If you have multiple offices or users dialing in from home, or if you are making use of outsourced or offshore development, then you have a distributed development environment. You also likely wish that your network applications worked faster on your limited network connection. In this article, we look at the challenges of distributed version control, what we can do about each challenge, and how we can balance conflicting goals to achieve an effective result.
Challenge 1: A slow network connection. Whether using a cable modem, T1, or other wide area network (WAN) connection, or dialing up at 56k or worse, remote network performance is significantly slower than a local area network (LAN). Moreover, a slow connection can bring a version control tool to its knees and make it unusable. To best understand how connection performance affects application performance, we look at two performance metrics: the round-trip (or ping) time and the throughput.
The Ping Time: The ping time measures the latency of the network, or how long it takes a tiny message to traverse through the network to a remote system and back to the originating system. Delays can arise from the speed of light limitation on signal propagation, network switches that may temporarily store and forward a message, network card and operating system overhead on each end, and TCP or other network protocol overhead. Ping times on a LAN are typically under a millisecond, while on a WAN, they can reach 100s of milliseconds or, in the case of inter-planetary spacecraft, many minutes. Long ping times especially penalize protocols that are making many small, synchronous requests of a remote server. For example, while one might easily make 200 such requests per second over a LAN, with a WAN's ping time of 100 ms, at most 10 synchronous requests per second can be performed.
One solution to effective performance in a high latency network is to make fewer requests, perhaps by packing more data into each request and reply. An example might be to get information on all files in a directory in one request, rather than performing a separate request per file. By keeping a cache of the directory entries, the application's many small requests only generate a few large requests.
Another solution is to perform asynchronous requests. For example, one might structure an application so that multiple requests can be streamed to the server, with the client handling each reply as it comes in later. This strategy has limited use when later queries need the results of earlier queries, but it can help significantly in some situations.
Throughput: The second WAN performance limiter is throughput. Throughput measures the rate at which we can send data through the network. A 100 Base-T LAN can achieve throughputs exceeding 10 MB per second. Dial-up, cable, DSL, ISDN, T1, and other connections provide different speeds. However, they are all slower than the typical LAN.
One solution to a network throughput bottleneck is to compress the data stream. Compression is relatively straightforward and typically can be isolated in the code near the point where data is sent and received. The basic tradeoff is that the time used to compress and decompress the data must be less than the network time saved by sending less data.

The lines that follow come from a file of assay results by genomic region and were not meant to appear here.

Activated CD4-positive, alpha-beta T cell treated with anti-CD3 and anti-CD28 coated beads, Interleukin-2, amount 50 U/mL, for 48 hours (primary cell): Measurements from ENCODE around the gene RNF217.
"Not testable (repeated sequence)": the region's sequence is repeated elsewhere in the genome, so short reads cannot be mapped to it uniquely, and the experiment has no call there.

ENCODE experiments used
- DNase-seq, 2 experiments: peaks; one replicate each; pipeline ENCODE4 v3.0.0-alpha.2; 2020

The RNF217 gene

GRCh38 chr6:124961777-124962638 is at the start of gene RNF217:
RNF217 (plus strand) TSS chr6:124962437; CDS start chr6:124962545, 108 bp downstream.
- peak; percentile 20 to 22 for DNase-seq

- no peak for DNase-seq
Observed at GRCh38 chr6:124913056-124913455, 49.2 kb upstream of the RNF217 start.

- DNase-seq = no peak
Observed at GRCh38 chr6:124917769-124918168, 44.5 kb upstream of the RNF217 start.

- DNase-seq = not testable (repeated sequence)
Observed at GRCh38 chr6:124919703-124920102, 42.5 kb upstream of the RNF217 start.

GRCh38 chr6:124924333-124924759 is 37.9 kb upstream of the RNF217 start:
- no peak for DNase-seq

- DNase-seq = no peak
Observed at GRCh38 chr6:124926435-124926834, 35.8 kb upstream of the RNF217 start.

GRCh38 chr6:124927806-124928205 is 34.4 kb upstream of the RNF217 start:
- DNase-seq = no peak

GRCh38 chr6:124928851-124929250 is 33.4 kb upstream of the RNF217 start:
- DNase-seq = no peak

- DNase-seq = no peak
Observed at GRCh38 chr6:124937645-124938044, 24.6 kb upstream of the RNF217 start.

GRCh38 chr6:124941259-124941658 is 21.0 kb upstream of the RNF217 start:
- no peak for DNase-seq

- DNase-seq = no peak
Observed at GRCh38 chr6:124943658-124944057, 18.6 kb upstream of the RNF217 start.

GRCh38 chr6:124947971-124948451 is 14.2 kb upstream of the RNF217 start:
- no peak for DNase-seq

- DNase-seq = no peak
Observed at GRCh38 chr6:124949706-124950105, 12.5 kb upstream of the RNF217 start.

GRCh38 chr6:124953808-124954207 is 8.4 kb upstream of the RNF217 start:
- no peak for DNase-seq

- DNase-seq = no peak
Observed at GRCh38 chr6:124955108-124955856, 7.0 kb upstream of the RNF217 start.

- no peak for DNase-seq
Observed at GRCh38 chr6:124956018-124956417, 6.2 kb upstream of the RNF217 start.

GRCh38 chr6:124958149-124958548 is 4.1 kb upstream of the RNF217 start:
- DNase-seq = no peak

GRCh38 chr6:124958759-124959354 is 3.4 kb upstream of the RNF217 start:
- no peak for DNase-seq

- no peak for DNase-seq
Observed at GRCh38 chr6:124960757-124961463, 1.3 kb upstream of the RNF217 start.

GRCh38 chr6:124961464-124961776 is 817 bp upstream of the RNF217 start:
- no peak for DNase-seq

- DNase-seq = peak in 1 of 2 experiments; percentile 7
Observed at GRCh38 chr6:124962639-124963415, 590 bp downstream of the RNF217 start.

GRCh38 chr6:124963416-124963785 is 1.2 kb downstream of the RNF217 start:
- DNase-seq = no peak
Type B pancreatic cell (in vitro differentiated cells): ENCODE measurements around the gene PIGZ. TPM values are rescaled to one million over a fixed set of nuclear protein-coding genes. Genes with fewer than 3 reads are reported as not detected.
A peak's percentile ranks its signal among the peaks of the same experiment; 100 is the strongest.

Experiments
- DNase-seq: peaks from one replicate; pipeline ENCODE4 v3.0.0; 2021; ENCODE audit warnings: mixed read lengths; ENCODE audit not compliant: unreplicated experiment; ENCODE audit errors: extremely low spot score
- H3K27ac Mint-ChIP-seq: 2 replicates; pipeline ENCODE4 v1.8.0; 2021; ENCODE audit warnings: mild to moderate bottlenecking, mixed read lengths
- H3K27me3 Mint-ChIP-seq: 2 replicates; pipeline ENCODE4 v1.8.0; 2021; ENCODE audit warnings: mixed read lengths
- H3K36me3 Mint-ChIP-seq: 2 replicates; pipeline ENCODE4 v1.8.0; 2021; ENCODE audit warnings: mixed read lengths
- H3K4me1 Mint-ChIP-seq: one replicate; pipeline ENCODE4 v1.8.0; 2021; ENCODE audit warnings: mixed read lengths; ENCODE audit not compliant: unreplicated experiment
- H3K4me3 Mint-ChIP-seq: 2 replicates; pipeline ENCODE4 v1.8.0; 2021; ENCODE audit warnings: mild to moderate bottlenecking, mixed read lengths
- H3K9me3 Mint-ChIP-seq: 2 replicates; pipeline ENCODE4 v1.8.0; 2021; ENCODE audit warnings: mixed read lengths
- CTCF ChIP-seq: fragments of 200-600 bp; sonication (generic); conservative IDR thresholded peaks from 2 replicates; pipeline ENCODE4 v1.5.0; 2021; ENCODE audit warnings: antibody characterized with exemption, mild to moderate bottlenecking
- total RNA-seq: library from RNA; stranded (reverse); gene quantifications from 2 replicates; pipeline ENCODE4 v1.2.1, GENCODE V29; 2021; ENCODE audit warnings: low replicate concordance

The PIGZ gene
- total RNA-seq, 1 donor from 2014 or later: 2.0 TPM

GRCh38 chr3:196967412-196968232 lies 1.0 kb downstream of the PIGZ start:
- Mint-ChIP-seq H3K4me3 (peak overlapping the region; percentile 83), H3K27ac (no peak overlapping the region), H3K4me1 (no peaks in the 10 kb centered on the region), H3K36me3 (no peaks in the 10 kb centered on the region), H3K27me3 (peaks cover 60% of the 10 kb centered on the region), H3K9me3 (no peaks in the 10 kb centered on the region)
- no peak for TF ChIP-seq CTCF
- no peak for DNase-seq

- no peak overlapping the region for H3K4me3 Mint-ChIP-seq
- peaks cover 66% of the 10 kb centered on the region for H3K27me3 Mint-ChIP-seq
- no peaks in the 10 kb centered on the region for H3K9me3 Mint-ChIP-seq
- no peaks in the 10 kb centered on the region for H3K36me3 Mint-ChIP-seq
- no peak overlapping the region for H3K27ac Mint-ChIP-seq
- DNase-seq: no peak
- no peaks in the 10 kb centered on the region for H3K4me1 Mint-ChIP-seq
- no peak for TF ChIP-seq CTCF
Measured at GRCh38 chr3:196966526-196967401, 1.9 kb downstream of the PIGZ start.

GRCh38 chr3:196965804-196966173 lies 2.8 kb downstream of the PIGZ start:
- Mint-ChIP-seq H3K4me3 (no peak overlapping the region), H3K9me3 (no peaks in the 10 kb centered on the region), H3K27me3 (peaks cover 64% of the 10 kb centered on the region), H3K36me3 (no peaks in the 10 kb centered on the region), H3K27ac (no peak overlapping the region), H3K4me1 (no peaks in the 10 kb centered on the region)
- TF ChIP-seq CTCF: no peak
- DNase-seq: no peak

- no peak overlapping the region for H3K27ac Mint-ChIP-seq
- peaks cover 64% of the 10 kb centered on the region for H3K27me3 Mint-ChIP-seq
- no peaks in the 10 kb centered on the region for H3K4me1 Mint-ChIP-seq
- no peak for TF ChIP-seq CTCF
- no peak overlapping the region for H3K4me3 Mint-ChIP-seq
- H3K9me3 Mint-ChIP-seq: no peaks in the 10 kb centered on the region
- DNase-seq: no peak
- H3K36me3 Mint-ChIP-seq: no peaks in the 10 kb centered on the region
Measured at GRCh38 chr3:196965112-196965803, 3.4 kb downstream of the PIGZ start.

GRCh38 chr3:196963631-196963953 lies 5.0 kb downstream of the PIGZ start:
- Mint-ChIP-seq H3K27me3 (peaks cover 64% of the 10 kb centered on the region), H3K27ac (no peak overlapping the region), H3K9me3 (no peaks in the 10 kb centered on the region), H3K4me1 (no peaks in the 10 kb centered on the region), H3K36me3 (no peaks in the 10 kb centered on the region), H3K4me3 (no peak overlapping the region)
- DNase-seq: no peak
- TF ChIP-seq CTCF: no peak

Another solution is to send only the minimally required data. This strategy is usually harder to implement, because it can degenerate into lots of little requests, where the ping time will dominate performance.
Long ping times and low throughput require specific and careful design to achieve working performance over a WAN. Carefully chosen request sizes and effective data stream compression can go a long way toward improving a WAN's effectiveness. Moreover, a close match between the specific information the client applications need and what the server can provide will enable optimal performance.
Challenge 2: Communication about shared work objects. When you can't drop in to see what another user is working on, when his/her office hours are different from yours, or when you are working on different schedules, coordination of changes can be a challenge. With the increasing reliance on distributed and offshore development, geographically distributed teams are becoming common, and with them, coordination proves more challenging.
An effective version control solution will help users understand work in progress and assist in the coordination of their changes. File locking is one of the most basic means of coordination. Lock comments allow communication of intent to remote users. History shows what has been changed and why. Up-to-date file status and graphical displays facilitate understanding and quick sharing of completed changes. Private branches enable parallel work for a period of time. All these benefits are simply aids that enable team members to understand each other and to work more effectively together.
How does your solution compare? Do you dread or avoid using your version control over a WAN because of performance? Do you wish it were better?
SnapshotCM delivers a WAN-optimized version control solution. Many of our customers are happily using SnapshotCM over a WAN each day. Check us out by taking advantage of our free evaluation. Go to www.truebluesoftware.com for all the details.